“Dad…”
            “No, let me finish. I know you are going through a lot right now. And you’re trying to figure out where you fit in and what your purpose is, and everything can seem so…you know…blaaaggghhh”
            He actually sticks out his tongue and makes a crazy face when he says this, throwing his hands up and shaking his head back and forth. I really wish he would have just used the word crazy, or hectic. Instead he says blaaaggghhh and acts like he's having a seizure. It’s always so awkward when parents try to relate to their kids.
            “Right. Blah,” I say, shaking my head a little.
            “Right.” 
            He pauses. His eyebrows are having an important meeting at the top of his nose. And I know, the longer this conversation goes on, the worse it will get. The pressure to tell him. To confide in him. He really is a good dad. I'm lucky to have him. Both of them. And yet I've been hiding the most important part of my life from them for over a year now.
            “Dad?”
            “Yes, Drew?” The eyebrows snap back into place. Meeting adjourned
            “Are you okay?”
            He smiles.
            “Yes. Of course. I’m fine. We are just worried, your mother and I. You've just seemed a little…off lately.”
He looks at me with those eyes so full of fatherly concern, both hands on his bottle. And I want to tell him, Yeah, okay, you got me. I have been a little off. See, there's this girl. And I'm a little worried about my Spanish grade. And I still feel guilty about cheating on this math test. And there are a couple of guys at school who give me a hard time. And maybe, just maybe, I'm just a little bit freaked out about nearly dying and stuff, and that some guy with a giant shovel is going to sneak into my bedroom and play home run derby with my head because my Super's too slammed to even know I exist, and at my funeral Jenna will wear too much Purple Passion and cry into Gavin McAlister's rock-hard shoulder, and there just doesn't seem to be anything I can do about it. So yeah. I'm a little stressed right now.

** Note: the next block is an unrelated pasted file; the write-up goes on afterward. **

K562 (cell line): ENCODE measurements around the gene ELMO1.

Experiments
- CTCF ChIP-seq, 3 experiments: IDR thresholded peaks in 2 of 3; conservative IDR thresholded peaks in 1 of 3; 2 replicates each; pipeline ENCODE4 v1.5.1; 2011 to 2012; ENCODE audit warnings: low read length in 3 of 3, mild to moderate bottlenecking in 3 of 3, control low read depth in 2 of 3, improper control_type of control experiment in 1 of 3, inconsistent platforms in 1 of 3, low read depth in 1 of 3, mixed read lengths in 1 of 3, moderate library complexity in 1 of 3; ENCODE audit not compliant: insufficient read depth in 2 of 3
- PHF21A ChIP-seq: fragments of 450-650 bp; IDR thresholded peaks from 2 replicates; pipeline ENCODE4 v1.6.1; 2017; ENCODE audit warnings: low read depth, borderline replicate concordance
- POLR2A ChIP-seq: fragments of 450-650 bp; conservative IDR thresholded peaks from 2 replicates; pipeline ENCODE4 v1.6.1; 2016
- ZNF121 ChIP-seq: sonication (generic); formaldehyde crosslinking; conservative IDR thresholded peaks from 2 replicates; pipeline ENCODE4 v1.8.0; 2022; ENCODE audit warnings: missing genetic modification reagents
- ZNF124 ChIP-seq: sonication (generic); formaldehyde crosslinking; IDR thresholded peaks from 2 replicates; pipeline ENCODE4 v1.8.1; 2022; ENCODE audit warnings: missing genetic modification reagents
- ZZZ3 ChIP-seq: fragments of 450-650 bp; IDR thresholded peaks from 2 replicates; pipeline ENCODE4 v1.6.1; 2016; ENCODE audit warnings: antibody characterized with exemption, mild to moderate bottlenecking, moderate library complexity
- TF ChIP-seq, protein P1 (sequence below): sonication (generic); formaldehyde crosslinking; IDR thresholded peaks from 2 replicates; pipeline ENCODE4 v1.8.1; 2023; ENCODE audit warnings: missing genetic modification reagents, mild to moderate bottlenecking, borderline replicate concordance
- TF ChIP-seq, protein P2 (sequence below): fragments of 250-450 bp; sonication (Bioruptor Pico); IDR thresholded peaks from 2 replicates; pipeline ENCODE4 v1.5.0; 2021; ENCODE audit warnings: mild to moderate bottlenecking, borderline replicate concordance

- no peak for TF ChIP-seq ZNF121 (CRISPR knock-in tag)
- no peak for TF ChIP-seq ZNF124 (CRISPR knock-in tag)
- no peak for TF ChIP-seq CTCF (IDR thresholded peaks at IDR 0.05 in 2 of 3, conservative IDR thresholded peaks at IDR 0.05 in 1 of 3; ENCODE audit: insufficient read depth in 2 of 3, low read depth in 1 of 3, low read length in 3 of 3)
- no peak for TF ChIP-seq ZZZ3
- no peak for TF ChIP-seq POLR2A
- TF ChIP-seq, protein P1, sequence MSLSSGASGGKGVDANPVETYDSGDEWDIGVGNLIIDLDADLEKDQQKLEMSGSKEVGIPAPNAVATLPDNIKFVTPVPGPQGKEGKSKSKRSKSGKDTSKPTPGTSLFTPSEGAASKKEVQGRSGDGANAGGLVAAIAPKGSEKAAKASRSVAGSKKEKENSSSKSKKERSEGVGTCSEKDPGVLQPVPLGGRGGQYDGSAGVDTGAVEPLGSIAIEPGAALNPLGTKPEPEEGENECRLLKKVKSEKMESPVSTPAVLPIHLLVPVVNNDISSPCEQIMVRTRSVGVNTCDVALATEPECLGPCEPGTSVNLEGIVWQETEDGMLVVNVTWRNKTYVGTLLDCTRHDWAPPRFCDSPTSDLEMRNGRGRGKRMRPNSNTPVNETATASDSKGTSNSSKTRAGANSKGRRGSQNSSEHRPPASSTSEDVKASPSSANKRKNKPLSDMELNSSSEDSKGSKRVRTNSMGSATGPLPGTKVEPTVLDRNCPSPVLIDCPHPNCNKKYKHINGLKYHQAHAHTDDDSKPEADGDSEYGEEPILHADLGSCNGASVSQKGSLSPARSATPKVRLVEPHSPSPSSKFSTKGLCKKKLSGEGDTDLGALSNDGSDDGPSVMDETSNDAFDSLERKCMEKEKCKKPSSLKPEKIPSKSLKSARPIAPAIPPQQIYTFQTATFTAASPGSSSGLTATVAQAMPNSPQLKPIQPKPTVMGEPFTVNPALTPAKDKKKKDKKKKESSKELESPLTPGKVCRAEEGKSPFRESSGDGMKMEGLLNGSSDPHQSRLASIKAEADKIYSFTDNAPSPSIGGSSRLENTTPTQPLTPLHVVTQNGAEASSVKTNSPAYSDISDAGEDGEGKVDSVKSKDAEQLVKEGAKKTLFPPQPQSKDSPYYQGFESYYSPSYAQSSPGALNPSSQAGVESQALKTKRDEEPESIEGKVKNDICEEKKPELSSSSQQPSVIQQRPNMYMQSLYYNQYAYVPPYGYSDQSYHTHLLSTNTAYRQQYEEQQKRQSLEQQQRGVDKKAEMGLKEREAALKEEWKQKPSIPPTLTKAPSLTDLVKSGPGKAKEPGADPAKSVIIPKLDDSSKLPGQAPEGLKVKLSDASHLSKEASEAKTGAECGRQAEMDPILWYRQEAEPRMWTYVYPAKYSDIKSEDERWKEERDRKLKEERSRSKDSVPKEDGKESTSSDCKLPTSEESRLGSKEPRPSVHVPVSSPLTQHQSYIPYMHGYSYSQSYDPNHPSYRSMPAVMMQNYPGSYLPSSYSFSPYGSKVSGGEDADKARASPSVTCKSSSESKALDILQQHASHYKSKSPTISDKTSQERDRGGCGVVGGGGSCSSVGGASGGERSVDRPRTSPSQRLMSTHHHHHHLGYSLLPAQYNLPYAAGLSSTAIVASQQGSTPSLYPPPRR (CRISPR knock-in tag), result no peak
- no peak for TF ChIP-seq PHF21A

“We just want you to know that we are here for you, any time you want to talk. If there is anything you want to tell us, anything at all, we will listen without judgment. Got it?”

And this is it. This is my chance. Tell him everything.
            “Got it,” I say.
            “Anything at all.” He looks at me, waiting.
            Just say something. “Got it, Dad.”
            “Because we’re here…if you need us.” Pause. Hold breath.
            Really. Honestly. Final opportunity. If there ever was a moment, Drew, this is the one. You can tell him.
            I can't tell him.
“Okay,” I say.
            Oh god, I hope he doesn’t hug me. If he hugs me I’ll lose it. 
            “Okay?”
            “Okay.”
            “Okay.” He puts his hands on his knees and pushes himself off the bed.
            “I’m glad we had this talk,” he says.
            “Me too, Dad.”
I have no idea what we just talked about.
            “Good. Okay. Well,” he checks his watch. “Only a few minutes until CSI. You wanna come watch? Still got homework to do?”
            “I’ve got some reading. And a history test on Friday.”
            “Okay. Well. We’ll just be downstairs if you need us.”
            “Kay.”
            He shuts my door and I let out another deep breath. Then my door opens suddenly opens and I suck it back in again.
            “I’m proud of you, son,” he says.
And then he’s gone. For real this time. I hear his footsteps on the stairs.



About the Author
John David Anderson is the author of Sidekicked and a father of two kids who he has decided will stop growing at the age of ten so that he can avoid awkward conversations like the one above. 

If you want to find out more, meander over to www.johndavidanderson.org or check Facebook at JohnDavidAndersonAuthor.